Francesco Maglia umbrellas: Past, present and future

Wednesday, October 14th 2020
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Francesco Maglia makes some of the finest umbrellas in the world. Indeed, it might make most of the fine umbrellas, given how many it makes for other brands as well as for itself. 

Yet (as is often the way with luxury menswear) the workshop is pretty anonymous. Located on a side street in the Milanese suburbs, in a basement with a short car ramp leading down to the entrance. 

There is no name on the door, merely an umbrella poster. Inside, more posters decorate one wall, showing adverts that umbrella companies have used over the years. A good number of them seem to think posing a scantily clad woman with the umbrella is the best way to get attention. 

Turn left, and you’re into the workshop proper: a central section with finished umbrellas waiting to be shipped, and three workshops leading off it - one for the mechanical side of production, one for cutting fabric, and one sewing that fabric onto the frame. 

There is also a small showroom at the back, and this contains perhaps the most extraordinary object in the place: a huge, red iron safe.

This safe was the only thing that survived when the previous factory was bombed in 1942. Everything else was destroyed, and as a result there are few documents charting the history of the company - which goes back to 1854.

One exception is the document shown below: a letter that was found by a small Genoa stockist a few years ago. It was apparently sent in 1863, and expresses surprise that they ever stopped selling Maglia - a mistake they want to correct immediately. 

Maglia was in the same location, too, from 1876 to 2003, in central Milan. It was only the growth of the city, and parking restrictions that made shipping and commuting increasingly difficult, that forced the move to the current location.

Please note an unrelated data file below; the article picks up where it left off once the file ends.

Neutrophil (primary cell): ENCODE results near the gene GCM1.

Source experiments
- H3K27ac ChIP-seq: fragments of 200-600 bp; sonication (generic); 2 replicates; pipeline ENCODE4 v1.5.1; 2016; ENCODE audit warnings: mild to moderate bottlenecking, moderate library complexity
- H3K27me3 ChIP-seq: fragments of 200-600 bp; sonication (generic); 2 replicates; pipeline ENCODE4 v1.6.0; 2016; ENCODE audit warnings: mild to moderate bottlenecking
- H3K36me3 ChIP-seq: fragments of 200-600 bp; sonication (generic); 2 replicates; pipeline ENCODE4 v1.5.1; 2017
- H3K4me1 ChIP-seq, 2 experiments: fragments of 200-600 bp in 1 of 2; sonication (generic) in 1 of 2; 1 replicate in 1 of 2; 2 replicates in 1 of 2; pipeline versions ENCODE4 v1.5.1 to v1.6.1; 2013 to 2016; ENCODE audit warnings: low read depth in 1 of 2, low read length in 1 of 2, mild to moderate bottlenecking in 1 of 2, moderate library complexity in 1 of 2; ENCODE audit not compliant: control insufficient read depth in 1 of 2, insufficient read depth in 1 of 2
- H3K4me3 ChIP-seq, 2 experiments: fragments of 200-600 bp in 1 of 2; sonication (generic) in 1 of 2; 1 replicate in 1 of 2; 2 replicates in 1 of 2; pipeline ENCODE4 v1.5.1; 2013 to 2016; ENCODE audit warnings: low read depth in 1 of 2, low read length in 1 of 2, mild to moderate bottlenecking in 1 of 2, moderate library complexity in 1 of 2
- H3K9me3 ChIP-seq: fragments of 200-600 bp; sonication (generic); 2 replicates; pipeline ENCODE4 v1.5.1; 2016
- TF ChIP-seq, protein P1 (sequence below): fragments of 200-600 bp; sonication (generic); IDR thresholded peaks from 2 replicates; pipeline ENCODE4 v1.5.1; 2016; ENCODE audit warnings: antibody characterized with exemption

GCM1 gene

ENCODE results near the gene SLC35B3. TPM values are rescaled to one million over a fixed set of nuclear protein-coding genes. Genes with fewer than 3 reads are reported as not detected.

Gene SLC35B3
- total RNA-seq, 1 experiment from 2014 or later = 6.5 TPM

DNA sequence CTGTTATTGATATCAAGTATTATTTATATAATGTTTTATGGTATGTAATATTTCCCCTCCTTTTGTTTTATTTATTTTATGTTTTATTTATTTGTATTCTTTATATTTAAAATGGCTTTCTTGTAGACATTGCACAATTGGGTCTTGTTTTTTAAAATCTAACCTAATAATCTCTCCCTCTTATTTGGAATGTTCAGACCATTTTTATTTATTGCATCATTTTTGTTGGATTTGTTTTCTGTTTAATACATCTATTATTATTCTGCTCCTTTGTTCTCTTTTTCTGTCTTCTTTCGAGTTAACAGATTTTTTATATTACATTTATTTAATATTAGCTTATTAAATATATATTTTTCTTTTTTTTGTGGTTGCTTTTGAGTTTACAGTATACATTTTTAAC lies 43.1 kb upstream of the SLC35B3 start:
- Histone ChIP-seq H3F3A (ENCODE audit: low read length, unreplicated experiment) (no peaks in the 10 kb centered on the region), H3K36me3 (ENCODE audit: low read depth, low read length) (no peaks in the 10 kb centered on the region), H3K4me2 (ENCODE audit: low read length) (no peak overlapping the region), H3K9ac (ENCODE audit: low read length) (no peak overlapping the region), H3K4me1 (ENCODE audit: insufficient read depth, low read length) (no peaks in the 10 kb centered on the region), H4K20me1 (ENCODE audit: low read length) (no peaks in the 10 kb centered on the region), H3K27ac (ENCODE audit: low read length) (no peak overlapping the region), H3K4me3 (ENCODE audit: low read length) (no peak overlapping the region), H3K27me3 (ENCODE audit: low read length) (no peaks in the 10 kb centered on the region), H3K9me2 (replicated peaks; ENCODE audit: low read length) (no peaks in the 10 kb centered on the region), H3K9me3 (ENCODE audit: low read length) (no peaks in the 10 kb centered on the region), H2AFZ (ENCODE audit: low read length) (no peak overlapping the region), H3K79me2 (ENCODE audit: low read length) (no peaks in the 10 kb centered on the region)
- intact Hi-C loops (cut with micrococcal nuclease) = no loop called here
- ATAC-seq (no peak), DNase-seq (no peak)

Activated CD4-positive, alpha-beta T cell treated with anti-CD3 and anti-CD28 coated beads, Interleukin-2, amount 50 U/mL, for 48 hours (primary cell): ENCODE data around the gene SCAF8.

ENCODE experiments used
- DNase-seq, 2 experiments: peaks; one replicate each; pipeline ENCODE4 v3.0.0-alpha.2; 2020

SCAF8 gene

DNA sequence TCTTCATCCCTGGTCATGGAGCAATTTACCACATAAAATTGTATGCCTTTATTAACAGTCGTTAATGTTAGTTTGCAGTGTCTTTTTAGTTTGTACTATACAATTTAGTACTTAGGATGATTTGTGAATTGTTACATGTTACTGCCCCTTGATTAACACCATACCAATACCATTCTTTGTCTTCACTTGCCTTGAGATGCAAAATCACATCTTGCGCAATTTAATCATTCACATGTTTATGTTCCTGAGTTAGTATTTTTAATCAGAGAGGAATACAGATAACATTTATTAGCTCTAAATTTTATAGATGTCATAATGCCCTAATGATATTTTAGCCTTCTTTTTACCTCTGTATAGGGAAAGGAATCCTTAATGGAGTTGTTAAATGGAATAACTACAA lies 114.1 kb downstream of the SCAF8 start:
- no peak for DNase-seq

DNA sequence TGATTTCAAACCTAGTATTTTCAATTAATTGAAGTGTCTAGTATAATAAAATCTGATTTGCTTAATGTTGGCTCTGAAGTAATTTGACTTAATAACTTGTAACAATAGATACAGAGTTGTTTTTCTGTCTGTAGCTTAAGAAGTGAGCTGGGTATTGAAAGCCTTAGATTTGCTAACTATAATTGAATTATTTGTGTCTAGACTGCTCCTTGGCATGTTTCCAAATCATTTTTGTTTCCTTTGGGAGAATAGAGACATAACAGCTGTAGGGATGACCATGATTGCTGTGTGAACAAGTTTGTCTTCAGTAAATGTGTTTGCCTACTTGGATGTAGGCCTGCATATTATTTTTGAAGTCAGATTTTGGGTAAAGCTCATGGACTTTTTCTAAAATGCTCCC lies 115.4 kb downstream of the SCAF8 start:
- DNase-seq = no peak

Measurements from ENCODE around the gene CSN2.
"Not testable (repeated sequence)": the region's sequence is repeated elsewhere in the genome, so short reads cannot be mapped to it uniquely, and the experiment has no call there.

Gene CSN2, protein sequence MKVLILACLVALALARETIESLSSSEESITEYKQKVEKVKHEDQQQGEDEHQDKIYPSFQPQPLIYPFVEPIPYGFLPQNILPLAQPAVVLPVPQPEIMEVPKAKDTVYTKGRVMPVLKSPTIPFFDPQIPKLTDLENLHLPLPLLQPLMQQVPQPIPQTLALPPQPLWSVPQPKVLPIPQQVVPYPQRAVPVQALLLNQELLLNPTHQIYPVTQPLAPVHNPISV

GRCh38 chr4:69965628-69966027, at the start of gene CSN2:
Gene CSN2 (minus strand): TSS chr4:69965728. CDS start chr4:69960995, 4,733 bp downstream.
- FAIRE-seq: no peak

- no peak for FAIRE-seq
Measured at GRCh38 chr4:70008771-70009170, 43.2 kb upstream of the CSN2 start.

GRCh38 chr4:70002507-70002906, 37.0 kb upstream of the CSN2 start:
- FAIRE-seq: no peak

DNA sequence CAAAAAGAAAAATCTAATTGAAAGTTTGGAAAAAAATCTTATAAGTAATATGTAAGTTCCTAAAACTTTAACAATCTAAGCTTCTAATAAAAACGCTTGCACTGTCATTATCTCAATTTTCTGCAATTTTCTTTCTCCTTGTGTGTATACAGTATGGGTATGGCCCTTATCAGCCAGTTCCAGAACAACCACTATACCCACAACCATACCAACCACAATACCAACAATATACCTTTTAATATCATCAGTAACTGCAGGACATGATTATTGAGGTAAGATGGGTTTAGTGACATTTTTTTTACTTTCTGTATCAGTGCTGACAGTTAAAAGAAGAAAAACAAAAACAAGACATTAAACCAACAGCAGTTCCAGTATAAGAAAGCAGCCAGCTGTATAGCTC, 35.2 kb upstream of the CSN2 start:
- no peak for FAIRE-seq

There is always one Francesco in each generation of the Maglia family, which can make things a little confusing. While the company was founded by one Francesco, the best-known is probably the Francesco featured here with me back 2013, who has been the face of the company for many years. 

Now that Francesco has left the company (last year), it is his brother Giorgio and nephew, another Francesco (below) who runs the company. 

This handover is significant, because it signals a shift for Maglia to being more customer-facing. They recently opened up the workshop to anyone that wants to place a bespoke order, and just a few months ago launched their own e-commerce

This change was probably inevitable, and indeed Maglia is a laggard compared to manufacturers we’ve covered over the years, all of whom have transitioned to doing their own retail. Drake’s has gone furthest, but the likes of Bresciani, Johnstons, Paolo Scafora and Private White VC have all followed the same route. 

“Today, it’s probably the only way to survive,” says Francesco (the younger). “It’s a different way to do business from how we’ve operated historically, but so many of our customers have gone out of business that it’s the only option.”

That has been accelerated by the pandemic: Barney’s was a Maglia customer, as were many department stores and smaller multi-brand stores around the world. 

“Hopefully, by giving customers this direct access to our product and by inviting them into the workshop, we will be able to re-make those connections that have been lost by the issues with the stores,” says Francesco. 

I’m sure Permanent Style readers will be able to help there. There’s nothing like connecting directing to a storied, finest-quality manufacturer - and helping preserve a craft in the process.

As an example of how much Maglia stands alone, it used to source the ribs of its umbrellas from an Italian factory, where it had been a customer for 120 years. 

In 1991, that maker - the last in Europe - finally had to close. Maglia was the only client left and their orders couldn’t justify new investment required in machinery.

“When they shut, they gave us the technical patterns for all their parts, and helped us find a supplier in China,” says Francesco. “They wanted to see us carry on.”

Francesco is remarkably open about things like where parts are sourced from, the costs, and the challenges of running the business. The biggest of these is probably the umbrella market itself, which is split into a sea of cheap umbrellas at one end, and a handful of makers at the other. There is no middle ground.